Posted at 13:22h, 21 July Reply

      Thanks for your comment Chow! The book really is an amazing collectors item. I’m honoured to have been able to play a part in making it what it is.

  • Martin Bailey
    Posted at 12:47h, 30 June Reply

    Thanks for the comments everybody. I really appreciate it.

    I am proud of the way the images have been used here, as well as the fact that I was able to deliver images from the two assignments that met with the client’s needs, despite us working totally remotely.

  • stuarth777
    Posted at 07:02h, 29 June Reply

    Congratulations! You must be very proud! :)

  • Thysje
    Posted at 06:18h, 29 June Reply

    Your beautiful images have been used well in the book and to their full advantage. Indeed something to be hugely proud of. Congratulations!

  • Rick
    Posted at 03:31h, 29 June Reply

    Wow – Congradulations – beautiful book!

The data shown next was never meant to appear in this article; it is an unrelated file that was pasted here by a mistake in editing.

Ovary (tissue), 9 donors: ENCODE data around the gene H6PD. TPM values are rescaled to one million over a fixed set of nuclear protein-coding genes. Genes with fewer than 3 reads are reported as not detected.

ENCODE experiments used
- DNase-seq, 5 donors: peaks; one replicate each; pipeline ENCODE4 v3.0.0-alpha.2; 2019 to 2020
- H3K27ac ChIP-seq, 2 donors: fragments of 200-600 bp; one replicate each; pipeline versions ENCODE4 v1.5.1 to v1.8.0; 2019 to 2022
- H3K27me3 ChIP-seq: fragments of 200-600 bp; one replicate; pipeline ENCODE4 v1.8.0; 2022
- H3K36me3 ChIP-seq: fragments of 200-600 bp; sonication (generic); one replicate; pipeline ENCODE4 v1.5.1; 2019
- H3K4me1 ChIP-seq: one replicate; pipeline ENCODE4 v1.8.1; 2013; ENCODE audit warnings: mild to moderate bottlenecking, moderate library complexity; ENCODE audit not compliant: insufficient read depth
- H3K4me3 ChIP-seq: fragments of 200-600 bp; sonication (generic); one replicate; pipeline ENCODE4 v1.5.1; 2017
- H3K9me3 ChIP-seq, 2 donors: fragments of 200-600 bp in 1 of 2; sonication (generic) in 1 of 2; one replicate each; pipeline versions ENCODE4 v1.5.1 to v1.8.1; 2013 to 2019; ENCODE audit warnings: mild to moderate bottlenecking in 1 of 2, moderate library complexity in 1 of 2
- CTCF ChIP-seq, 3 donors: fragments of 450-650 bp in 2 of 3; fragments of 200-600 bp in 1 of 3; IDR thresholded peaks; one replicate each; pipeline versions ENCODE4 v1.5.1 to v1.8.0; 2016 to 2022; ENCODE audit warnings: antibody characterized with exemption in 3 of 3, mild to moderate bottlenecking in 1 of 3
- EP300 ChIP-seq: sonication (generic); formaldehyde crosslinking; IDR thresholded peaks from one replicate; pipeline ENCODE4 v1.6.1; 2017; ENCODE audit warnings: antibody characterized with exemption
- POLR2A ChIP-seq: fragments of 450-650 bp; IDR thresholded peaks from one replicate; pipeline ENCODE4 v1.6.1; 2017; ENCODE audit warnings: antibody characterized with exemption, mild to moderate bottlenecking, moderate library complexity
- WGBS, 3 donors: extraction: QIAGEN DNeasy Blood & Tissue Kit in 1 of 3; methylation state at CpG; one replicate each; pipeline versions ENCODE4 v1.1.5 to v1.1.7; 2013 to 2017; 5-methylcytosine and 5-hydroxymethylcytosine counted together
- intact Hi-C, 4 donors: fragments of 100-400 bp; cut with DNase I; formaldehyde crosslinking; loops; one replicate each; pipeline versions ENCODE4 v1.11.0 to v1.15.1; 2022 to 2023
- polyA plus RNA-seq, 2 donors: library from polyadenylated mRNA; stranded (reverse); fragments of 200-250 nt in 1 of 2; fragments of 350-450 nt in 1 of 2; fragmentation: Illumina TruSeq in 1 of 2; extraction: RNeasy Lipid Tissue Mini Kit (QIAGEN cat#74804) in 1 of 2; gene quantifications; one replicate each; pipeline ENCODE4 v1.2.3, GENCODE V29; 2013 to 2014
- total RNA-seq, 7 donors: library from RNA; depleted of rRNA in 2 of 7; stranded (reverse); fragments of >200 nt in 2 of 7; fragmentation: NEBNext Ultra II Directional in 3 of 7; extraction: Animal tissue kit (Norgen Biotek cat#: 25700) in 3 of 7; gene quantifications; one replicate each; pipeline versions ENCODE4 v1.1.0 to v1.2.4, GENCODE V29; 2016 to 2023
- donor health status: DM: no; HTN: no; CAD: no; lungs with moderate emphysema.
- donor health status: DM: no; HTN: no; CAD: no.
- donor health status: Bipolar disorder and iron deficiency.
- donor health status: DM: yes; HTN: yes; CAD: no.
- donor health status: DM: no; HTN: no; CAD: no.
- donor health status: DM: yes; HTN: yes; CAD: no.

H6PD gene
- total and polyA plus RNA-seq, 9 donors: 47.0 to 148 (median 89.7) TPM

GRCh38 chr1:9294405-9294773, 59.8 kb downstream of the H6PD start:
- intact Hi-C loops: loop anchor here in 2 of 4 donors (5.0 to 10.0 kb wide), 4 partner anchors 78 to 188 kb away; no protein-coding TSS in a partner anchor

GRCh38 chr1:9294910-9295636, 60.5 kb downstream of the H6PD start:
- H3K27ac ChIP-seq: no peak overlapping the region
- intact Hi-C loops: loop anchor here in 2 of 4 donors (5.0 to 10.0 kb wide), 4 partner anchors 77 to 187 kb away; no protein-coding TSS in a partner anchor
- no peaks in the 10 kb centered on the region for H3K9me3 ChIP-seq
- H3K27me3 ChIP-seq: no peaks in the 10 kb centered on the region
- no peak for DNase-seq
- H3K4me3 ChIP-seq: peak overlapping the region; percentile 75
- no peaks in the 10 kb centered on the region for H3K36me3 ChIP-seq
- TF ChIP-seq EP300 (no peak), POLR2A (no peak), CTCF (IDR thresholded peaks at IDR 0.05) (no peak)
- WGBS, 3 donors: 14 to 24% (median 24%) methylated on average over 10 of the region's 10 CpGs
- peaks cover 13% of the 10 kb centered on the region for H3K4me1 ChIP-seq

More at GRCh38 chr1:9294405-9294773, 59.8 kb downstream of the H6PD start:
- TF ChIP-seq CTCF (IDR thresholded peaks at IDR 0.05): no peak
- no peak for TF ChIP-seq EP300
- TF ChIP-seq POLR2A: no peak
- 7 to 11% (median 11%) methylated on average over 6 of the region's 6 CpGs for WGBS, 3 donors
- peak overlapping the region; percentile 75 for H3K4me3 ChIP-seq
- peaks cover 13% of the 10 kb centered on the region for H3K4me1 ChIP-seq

• davidinjp
    Posted at 23:31h, 28 June Reply

    Wow, the book and your images look just stunning! Congrats.

  • Alvinus
    Posted at 23:21h, 28 June Reply

    I believe Congratulations is in order here. To have your work in such a beautifully finished book is wonderful. I see one of my favorite images there (the image of the waterfall). It’s good when your passion gets documented in such a way. All the best, man.

  • Al
    Posted at 19:13h, 28 June Reply

    It was great to hear about your experiences of doing this kind of ‘documentary’ photography in the podcast but actually seeing the photographs manifest in commercial print makes me proud of you! It’s great to see a recognition of your skills as a professional photographer and hopefully you will go from strength to strength.